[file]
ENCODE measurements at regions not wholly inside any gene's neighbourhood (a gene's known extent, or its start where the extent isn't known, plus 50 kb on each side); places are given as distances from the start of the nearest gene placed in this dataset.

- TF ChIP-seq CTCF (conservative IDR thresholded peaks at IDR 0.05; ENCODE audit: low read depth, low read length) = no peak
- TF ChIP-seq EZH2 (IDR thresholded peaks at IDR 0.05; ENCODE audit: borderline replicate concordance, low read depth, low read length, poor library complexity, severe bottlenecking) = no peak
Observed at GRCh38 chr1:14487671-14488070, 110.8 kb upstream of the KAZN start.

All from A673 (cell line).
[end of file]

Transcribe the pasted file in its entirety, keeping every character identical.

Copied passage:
ENCODE measurements at regions not wholly inside any gene's neighbourhood (a gene's known extent, or its start where the extent isn't known, plus 50 kb on each side); places are given as distances from the start of the nearest gene placed in this dataset.

- TF ChIP-seq CTCF (conservative IDR thresholded peaks at IDR 0.05; ENCODE audit: low read depth, low read length) = no peak
- TF ChIP-seq EZH2 (IDR thresholded peaks at IDR 0.05; ENCODE audit: borderline replicate concordance, low read depth, low read length, poor library complexity, severe bottlenecking) = no peak
Observed at GRCh38 chr1:14487671-14488070, 110.8 kb upstream of the KAZN start.

All from A673 (cell line).